True Grit

This post was first published by Suite101. It contains spoilers. 

This remake of a classic John Wayne Western is undoubtedly a Coen brother’s production. Marked with the quick, dry humour and slightly eccentric characters that have characterised the Coen brothers previous films, True Grit is a refreshing new look at a popular genre. Nominated for a Best Picture Oscar (though it lost to The King’s Speech), True Grit has been praised by critics and audiences alike. A clever, fast-paced and entertaining film, True Grit is certainly worth a watch.

True Grit follows a fourteen-year-old girl named Mattie (played with great intelligence and courage by young actress Hailee Steinfeld) as she sets out to avenge her father’s death. Mattie’s father was murdered and robbed by outlaw Tom Chaney (Josh Brolin), a man the sheriff’s office is less than confident about catching. Mattie takes matters into her own hands, and fights the bureaucracy of the adult world with dogged determination in order to raise the money and the means to find Chaney. She hires Rooster Cogburn (played in the Coen brothers’ film by Jeff Bridges, and originally by John Wayne), after being told he has “true grit” enough to help her. Cogburn is an experienced if somewhat trigger happy U.S. Marshal with a drinking problem. A Texas Ranger by the name of LaBoeuf (Matt Damon) is also on the hunt for Chaney, wanted for shooting a senator. Together Mattie, Cogburn and LaBoeuf make their way across wild and inhospitable country, seeking justice.

While Rooster Cogburn’s reputation speaks of the grit of the film’s title, he is certainly not the only character to demonstrate this quality. There is no hero (or heroine) of this piece; each character has great strength, but they also have their weaknesses. Mattie is wonderfully brave and resourceful, but she is also often overconfident and unwilling to accept help from others. LaBoeuf may be slightly smug in his shiny Texas Ranger uniform, but he is professional and moral. And Cogburn, for all his policing prowess and years of experience, is often reduced by whiskey to a bumbling drunk. All of these characters have true grit – they are courageous, they are fallible, and they are real.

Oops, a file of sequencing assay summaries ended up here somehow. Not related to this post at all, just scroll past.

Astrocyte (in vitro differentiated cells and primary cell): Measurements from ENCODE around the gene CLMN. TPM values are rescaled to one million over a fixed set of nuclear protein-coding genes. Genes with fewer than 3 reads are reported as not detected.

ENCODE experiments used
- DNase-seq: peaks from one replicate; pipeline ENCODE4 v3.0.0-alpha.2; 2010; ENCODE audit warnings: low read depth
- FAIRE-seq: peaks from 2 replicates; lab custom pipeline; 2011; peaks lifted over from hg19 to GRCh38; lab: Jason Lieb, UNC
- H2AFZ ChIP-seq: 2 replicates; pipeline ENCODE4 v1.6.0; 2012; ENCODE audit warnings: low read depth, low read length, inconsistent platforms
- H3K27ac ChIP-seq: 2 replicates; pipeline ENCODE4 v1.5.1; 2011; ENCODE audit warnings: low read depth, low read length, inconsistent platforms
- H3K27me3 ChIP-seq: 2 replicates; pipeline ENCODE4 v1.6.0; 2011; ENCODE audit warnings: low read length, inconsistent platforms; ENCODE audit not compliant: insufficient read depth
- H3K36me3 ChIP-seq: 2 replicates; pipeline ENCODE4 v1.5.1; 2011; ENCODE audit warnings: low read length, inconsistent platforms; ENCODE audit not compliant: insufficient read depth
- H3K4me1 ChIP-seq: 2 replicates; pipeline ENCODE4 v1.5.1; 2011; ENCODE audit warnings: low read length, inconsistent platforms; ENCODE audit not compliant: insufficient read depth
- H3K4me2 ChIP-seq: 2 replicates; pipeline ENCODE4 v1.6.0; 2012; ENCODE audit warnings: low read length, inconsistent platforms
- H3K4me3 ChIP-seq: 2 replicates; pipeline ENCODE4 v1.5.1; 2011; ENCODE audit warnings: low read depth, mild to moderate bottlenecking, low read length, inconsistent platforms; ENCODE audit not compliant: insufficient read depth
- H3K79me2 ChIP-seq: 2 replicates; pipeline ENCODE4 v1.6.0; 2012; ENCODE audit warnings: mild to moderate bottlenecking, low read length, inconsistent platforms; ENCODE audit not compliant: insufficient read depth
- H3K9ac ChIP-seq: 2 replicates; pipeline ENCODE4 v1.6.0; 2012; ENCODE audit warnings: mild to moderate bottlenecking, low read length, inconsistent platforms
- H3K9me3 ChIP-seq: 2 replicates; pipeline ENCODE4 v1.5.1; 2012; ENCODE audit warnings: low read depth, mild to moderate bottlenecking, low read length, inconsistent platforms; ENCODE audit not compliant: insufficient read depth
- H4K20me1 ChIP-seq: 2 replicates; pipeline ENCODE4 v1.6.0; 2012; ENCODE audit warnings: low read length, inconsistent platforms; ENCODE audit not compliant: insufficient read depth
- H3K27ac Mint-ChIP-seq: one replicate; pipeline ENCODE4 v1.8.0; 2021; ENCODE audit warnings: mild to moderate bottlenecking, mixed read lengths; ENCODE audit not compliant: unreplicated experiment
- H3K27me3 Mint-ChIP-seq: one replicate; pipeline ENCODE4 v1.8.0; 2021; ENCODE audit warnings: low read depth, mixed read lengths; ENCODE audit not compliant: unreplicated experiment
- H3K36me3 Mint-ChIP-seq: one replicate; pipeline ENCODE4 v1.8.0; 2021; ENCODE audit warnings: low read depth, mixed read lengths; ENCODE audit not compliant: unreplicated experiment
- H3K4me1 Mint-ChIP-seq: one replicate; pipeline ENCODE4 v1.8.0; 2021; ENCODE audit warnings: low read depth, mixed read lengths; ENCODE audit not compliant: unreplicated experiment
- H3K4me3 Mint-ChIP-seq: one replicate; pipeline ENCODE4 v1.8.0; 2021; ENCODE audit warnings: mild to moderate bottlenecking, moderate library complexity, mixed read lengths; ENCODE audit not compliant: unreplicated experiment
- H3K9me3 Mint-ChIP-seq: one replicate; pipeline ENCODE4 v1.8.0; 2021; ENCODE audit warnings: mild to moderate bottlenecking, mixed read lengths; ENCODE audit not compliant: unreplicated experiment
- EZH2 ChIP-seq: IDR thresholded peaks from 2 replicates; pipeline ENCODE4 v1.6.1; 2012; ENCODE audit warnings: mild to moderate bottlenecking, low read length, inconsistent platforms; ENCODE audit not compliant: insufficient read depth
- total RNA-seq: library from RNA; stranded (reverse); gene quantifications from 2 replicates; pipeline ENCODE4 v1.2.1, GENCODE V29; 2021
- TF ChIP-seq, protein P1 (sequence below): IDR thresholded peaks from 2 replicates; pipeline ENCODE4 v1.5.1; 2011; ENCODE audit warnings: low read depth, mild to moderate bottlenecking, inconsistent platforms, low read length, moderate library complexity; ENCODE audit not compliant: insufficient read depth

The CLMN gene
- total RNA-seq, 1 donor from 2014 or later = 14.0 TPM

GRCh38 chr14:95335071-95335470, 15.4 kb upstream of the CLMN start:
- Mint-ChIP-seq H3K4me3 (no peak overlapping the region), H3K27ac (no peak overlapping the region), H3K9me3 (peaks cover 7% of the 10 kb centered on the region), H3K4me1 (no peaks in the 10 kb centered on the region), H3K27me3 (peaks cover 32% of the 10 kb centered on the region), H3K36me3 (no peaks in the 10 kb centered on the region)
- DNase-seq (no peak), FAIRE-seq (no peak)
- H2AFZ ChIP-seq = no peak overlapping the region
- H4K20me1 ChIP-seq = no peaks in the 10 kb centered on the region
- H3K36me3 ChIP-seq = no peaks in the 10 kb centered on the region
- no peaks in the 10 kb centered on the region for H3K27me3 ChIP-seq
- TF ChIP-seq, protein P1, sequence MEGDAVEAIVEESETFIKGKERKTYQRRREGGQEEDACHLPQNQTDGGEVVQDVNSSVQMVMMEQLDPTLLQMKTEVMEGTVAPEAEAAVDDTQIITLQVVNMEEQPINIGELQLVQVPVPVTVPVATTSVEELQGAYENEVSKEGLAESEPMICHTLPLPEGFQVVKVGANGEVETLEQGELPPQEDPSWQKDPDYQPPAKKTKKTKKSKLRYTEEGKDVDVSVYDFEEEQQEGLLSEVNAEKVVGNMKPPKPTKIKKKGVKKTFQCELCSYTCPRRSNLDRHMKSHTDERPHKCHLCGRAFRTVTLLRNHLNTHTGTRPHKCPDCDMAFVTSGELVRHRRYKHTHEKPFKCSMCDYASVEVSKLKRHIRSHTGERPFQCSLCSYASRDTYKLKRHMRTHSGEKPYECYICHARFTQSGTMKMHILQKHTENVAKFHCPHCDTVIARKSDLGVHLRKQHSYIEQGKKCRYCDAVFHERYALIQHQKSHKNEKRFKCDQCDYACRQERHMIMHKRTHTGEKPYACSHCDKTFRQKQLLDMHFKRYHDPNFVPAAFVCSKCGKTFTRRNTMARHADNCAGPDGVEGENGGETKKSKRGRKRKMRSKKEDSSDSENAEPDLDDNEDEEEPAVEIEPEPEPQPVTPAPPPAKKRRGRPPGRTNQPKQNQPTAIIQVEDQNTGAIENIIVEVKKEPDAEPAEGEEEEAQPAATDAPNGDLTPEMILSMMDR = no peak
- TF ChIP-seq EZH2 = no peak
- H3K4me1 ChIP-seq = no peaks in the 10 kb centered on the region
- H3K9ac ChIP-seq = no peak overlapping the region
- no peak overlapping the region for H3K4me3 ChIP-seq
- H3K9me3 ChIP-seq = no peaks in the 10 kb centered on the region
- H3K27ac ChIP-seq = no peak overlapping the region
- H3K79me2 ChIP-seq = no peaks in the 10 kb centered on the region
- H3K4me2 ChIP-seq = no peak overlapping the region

True Grit is a thoroughly enjoyable film. While it remains true to the classic drawling, gun-toting Western, it is also humorous and self-aware in a sharply modern way. The story is simple and well told, and the landscape is lawless and nostalgic. A polished production that makes it easy to get lost in Mattie Ross’s world, True Grit is easily one of the most engaging films of 2010.

True Grit is based on the original novel by Charles Portis. It is rated PG for some intense sequences of violence, including disturbing images. It runs for 110 minutes.


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